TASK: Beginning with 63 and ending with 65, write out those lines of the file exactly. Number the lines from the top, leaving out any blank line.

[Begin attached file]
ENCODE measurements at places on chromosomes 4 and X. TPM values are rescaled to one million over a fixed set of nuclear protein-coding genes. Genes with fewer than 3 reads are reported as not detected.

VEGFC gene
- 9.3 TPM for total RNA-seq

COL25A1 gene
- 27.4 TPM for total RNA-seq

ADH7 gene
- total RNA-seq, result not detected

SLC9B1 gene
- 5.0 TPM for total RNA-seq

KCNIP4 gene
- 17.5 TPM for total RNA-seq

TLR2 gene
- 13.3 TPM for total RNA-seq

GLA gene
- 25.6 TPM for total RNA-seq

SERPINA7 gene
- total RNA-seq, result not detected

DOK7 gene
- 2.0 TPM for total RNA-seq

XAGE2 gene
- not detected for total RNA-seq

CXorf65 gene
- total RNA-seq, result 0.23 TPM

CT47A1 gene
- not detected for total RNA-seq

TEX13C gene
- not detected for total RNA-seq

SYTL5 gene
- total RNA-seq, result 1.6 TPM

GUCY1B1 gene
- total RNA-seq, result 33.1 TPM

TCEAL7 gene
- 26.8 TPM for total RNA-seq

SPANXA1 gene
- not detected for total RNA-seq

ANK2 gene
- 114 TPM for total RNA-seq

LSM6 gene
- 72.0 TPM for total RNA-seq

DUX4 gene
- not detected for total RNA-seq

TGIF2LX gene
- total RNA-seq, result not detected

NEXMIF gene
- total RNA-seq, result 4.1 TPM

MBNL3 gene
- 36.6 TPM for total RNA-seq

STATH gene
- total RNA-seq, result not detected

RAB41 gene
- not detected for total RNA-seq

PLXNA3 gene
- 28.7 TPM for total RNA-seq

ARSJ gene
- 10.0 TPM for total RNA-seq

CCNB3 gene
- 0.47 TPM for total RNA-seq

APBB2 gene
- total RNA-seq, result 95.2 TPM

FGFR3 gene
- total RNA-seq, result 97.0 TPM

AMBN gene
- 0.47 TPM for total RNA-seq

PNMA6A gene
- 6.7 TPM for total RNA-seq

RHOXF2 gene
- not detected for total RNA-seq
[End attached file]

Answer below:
- 0.47 TPM for total RNA-seq

PNMA6A gene
- 6.7 TPM for total RNA-seq